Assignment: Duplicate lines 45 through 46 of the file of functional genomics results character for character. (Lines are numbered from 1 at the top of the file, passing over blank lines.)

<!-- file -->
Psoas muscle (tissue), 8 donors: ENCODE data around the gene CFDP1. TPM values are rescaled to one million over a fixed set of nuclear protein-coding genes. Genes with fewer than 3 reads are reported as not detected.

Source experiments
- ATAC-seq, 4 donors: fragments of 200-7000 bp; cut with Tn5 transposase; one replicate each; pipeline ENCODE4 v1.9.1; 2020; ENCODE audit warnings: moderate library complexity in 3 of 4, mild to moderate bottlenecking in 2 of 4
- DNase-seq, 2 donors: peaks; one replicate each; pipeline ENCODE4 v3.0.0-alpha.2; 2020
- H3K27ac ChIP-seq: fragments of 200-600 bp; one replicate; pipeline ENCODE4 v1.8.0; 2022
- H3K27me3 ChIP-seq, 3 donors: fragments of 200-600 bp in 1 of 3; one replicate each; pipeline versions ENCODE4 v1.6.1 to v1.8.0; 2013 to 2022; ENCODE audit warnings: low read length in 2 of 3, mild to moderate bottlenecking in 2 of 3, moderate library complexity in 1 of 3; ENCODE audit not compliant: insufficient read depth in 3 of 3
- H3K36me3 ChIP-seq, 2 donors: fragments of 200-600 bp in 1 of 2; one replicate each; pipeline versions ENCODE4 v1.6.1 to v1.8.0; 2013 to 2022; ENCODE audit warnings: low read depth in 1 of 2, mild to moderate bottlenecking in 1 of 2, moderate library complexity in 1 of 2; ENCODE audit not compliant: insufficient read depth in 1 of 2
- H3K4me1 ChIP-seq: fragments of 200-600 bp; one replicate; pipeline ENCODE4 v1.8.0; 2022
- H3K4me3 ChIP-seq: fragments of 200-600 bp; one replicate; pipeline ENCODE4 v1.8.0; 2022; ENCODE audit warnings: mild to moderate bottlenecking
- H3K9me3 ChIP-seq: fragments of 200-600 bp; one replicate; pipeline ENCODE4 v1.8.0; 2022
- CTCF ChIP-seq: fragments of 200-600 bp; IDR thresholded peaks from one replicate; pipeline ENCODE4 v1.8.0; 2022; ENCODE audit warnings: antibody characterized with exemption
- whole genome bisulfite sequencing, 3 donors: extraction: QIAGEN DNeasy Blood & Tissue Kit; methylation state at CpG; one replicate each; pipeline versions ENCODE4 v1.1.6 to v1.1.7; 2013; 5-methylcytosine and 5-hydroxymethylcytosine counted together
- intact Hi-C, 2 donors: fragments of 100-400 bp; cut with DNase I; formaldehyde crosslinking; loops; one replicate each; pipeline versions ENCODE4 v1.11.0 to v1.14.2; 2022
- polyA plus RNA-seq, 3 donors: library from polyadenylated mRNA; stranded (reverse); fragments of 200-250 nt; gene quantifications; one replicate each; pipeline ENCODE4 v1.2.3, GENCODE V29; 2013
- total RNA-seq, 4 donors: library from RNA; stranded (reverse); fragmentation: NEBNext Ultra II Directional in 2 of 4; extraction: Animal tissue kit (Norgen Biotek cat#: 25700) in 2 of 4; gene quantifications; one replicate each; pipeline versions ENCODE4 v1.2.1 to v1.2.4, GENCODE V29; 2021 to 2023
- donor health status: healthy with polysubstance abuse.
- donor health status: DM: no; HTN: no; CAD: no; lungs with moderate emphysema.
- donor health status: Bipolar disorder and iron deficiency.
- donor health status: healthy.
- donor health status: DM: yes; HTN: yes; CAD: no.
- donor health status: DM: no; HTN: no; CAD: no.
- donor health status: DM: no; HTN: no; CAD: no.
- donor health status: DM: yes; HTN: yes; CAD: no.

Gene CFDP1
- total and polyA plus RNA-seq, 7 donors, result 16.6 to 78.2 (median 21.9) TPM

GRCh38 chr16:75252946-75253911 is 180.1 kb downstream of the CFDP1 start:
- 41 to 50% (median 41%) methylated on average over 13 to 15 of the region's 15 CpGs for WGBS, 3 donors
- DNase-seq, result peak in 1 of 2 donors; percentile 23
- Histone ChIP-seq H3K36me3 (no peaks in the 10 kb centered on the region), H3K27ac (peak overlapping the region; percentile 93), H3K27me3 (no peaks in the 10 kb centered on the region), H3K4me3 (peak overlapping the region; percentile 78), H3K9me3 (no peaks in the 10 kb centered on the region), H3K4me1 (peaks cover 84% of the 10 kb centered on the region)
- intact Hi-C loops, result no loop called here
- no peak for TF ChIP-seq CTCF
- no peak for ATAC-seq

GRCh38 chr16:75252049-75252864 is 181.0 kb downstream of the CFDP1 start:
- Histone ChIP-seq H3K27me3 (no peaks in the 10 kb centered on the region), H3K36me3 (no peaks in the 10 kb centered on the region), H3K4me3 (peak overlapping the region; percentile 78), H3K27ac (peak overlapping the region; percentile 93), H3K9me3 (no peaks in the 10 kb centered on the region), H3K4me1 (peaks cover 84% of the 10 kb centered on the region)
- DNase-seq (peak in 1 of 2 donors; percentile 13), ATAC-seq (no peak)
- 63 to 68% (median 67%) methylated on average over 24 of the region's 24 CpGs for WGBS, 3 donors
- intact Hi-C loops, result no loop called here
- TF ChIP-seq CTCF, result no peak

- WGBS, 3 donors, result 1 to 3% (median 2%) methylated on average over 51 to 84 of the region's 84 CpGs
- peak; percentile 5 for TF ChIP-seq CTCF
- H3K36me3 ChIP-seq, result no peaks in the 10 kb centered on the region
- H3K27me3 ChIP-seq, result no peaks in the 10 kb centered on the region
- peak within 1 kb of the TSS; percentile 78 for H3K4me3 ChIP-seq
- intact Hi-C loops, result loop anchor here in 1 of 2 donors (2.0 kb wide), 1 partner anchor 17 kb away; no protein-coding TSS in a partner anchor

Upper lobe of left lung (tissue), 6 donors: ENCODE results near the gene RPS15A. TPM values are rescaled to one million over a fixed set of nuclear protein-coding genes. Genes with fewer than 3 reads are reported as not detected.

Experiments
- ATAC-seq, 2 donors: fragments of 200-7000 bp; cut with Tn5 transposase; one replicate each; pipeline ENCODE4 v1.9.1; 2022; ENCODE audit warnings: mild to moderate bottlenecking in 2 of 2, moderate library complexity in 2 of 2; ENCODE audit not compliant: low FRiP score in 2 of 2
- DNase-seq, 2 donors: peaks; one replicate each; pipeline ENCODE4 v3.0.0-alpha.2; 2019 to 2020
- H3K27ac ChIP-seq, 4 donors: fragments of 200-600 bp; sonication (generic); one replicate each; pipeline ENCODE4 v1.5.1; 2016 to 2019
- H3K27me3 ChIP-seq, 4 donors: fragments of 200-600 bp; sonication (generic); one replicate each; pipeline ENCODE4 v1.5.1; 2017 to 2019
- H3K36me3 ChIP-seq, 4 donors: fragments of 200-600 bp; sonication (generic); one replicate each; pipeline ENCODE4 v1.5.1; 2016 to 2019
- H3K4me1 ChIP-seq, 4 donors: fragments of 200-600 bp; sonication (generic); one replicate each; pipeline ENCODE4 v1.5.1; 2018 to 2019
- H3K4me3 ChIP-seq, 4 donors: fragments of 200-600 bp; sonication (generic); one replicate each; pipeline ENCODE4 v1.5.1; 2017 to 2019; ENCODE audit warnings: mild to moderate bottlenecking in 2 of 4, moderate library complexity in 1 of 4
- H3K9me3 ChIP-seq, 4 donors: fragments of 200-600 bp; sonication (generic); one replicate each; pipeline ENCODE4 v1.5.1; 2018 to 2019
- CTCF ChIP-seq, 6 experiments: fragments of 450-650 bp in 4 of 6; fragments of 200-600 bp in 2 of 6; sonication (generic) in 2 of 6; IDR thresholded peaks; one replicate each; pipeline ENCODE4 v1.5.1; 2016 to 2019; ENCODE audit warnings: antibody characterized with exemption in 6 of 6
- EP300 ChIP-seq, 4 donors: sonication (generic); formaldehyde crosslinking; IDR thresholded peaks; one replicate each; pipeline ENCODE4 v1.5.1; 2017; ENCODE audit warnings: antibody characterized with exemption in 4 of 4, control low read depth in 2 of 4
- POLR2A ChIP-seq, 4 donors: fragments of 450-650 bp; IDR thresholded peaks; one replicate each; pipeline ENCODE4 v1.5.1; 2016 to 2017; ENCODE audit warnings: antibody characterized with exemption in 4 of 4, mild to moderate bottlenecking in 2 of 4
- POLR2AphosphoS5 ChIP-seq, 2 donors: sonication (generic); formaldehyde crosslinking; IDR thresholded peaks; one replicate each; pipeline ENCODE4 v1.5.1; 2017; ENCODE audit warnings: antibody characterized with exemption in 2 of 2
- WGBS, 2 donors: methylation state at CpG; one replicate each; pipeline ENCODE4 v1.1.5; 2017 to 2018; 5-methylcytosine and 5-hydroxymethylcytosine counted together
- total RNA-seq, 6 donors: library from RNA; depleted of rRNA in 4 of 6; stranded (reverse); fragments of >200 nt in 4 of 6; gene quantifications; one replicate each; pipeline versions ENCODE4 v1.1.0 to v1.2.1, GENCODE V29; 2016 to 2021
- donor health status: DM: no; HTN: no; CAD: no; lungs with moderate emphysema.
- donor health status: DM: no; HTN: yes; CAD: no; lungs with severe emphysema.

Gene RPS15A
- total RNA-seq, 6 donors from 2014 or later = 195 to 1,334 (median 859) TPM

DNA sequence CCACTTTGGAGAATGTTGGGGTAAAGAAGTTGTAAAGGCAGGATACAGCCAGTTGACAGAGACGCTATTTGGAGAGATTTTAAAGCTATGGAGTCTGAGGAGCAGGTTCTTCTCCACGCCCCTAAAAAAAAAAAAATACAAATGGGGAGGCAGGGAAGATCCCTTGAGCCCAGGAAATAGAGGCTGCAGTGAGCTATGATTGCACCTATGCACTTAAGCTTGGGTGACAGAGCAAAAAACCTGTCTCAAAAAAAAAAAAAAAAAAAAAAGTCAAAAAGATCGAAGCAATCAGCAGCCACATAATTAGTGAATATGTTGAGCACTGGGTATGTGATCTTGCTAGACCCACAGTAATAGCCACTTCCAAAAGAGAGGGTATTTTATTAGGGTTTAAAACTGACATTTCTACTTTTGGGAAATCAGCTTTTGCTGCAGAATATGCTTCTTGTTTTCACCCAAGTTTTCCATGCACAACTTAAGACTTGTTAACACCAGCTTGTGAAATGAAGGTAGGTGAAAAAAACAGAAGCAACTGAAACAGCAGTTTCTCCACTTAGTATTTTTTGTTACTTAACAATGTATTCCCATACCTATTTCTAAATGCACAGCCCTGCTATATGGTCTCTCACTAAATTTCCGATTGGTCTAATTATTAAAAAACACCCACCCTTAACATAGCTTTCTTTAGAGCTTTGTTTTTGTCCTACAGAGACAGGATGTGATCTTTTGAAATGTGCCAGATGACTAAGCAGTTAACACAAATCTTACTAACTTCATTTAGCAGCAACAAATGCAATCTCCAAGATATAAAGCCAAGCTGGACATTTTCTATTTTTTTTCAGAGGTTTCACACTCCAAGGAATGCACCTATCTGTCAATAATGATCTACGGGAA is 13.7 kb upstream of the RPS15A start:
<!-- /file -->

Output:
Upper lobe of left lung (tissue), 6 donors: ENCODE results near the gene RPS15A. TPM values are rescaled to one million over a fixed set of nuclear protein-coding genes. Genes with fewer than 3 reads are reported as not detected.

Experiments